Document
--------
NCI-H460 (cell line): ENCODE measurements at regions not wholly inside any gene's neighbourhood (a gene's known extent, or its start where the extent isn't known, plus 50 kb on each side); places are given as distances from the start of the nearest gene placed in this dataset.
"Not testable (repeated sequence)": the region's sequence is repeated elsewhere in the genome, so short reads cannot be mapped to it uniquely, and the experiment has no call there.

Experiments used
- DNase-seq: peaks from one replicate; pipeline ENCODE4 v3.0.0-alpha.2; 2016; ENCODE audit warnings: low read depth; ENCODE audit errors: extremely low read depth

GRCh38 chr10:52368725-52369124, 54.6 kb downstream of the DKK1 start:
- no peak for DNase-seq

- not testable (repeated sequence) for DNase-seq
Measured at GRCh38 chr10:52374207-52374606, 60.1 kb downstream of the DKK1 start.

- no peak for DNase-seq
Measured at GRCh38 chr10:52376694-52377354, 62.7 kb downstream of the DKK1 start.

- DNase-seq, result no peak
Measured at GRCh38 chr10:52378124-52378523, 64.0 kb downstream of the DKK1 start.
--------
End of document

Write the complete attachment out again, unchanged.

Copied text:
NCI-H460 (cell line): ENCODE measurements at regions not wholly inside any gene's neighbourhood (a gene's known extent, or its start where the extent isn't known, plus 50 kb on each side); places are given as distances from the start of the nearest gene placed in this dataset.
"Not testable (repeated sequence)": the region's sequence is repeated elsewhere in the genome, so short reads cannot be mapped to it uniquely, and the experiment has no call there.

Experiments used
- DNase-seq: peaks from one replicate; pipeline ENCODE4 v3.0.0-alpha.2; 2016; ENCODE audit warnings: low read depth; ENCODE audit errors: extremely low read depth

GRCh38 chr10:52368725-52369124, 54.6 kb downstream of the DKK1 start:
- no peak for DNase-seq

- not testable (repeated sequence) for DNase-seq
Measured at GRCh38 chr10:52374207-52374606, 60.1 kb downstream of the DKK1 start.

- no peak for DNase-seq
Measured at GRCh38 chr10:52376694-52377354, 62.7 kb downstream of the DKK1 start.

- DNase-seq, result no peak
Measured at GRCh38 chr10:52378124-52378523, 64.0 kb downstream of the DKK1 start.